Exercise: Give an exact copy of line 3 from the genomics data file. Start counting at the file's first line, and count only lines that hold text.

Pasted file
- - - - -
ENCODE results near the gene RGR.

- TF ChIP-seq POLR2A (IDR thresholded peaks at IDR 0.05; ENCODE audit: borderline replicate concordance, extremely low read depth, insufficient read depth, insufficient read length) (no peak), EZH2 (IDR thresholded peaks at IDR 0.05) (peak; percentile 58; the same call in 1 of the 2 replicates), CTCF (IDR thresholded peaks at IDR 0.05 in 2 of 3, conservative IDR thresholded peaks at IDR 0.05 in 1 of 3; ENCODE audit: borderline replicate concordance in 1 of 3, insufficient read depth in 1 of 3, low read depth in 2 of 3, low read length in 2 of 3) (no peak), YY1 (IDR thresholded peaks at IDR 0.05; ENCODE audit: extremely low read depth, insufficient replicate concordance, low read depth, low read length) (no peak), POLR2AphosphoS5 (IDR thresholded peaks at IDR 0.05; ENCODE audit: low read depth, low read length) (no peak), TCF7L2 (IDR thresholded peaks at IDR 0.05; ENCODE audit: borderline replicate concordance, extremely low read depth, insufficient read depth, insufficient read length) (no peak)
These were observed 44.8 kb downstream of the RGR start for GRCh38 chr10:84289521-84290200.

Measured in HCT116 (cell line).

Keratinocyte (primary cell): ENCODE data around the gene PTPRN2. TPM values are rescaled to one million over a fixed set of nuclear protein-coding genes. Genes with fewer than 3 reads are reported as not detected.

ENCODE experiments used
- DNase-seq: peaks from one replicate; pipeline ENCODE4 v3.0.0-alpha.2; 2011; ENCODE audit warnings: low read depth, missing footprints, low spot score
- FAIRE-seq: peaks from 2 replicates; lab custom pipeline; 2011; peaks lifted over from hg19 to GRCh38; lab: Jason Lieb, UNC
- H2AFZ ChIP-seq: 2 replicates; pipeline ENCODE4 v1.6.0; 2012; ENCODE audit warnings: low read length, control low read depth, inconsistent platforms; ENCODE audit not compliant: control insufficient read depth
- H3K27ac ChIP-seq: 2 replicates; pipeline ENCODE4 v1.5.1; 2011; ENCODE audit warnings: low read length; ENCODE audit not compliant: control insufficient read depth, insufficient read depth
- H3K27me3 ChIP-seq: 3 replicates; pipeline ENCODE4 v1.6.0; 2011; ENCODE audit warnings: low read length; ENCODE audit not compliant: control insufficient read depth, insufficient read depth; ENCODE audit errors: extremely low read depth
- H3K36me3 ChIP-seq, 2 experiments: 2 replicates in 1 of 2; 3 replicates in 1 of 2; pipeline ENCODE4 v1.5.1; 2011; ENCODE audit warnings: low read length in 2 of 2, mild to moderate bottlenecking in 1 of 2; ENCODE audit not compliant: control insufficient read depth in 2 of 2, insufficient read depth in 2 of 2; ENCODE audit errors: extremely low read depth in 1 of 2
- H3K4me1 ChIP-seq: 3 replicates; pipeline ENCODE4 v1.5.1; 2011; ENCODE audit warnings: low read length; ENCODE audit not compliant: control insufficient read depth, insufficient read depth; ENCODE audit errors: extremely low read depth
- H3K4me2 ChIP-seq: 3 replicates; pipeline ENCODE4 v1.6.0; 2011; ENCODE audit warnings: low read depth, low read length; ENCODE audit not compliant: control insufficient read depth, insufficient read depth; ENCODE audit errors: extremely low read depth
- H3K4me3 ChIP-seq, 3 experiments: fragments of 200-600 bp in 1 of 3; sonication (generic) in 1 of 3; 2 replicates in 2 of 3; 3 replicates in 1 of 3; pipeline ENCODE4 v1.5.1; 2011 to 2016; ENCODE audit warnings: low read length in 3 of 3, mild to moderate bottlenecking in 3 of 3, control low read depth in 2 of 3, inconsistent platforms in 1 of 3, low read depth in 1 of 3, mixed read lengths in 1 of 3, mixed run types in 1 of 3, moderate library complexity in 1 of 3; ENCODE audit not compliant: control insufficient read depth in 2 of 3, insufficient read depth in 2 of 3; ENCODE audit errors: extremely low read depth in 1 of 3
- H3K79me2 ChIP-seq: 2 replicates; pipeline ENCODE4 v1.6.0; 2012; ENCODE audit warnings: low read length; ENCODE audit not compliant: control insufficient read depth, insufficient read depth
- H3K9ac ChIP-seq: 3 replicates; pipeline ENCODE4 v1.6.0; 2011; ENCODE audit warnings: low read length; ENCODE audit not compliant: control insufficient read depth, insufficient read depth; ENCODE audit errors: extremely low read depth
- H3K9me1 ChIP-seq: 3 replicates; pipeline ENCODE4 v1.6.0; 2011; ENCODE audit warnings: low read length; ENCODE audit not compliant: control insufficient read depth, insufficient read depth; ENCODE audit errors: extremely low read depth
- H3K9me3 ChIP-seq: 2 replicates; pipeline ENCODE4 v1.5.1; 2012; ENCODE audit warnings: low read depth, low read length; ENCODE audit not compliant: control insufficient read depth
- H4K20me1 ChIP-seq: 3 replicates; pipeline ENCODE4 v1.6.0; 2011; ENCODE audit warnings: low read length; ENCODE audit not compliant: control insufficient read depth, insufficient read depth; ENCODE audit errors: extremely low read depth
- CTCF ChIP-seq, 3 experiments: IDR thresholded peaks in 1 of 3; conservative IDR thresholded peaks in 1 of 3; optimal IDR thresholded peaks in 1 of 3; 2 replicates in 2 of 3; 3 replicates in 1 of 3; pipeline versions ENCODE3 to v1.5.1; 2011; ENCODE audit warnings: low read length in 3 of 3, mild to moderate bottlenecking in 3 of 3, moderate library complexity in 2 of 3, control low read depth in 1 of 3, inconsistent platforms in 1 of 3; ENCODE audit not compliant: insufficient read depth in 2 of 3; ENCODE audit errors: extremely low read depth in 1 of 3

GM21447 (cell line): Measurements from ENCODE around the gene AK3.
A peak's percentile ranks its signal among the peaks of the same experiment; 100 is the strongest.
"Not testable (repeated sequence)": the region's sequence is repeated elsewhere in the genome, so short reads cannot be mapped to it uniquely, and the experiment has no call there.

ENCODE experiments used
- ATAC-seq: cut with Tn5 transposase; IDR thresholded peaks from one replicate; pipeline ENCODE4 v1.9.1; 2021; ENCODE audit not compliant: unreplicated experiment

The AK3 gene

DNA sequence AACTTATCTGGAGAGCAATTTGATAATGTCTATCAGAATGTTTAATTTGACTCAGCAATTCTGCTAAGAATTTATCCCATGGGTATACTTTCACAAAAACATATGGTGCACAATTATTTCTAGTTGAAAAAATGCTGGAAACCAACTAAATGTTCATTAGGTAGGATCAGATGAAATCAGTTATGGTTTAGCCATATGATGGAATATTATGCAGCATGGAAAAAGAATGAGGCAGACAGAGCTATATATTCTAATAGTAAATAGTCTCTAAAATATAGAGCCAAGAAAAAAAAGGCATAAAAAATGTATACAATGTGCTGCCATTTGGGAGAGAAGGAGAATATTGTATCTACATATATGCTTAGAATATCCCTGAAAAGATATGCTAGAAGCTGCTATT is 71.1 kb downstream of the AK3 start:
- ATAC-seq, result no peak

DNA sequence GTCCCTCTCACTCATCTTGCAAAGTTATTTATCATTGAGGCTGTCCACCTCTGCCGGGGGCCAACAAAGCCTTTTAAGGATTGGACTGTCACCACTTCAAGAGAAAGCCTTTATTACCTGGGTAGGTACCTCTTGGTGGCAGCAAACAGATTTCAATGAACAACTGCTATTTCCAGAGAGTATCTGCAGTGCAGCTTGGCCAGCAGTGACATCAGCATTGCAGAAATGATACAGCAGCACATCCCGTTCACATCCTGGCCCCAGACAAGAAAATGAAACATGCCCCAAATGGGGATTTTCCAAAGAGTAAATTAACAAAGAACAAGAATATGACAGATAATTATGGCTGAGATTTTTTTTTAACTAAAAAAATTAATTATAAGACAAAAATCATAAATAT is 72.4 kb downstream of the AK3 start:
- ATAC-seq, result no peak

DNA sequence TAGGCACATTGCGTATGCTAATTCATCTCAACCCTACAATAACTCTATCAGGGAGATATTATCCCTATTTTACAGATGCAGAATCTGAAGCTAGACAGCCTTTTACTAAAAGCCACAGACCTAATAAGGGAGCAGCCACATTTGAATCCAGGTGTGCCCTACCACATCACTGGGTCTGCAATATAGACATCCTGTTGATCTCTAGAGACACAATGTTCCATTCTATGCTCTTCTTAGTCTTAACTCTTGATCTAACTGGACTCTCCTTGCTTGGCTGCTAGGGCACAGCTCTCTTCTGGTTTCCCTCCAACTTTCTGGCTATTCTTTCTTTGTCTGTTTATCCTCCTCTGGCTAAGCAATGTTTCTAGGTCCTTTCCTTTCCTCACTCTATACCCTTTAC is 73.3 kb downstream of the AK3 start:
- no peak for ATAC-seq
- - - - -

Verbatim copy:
These were observed 44.8 kb downstream of the RGR start for GRCh38 chr10:84289521-84290200.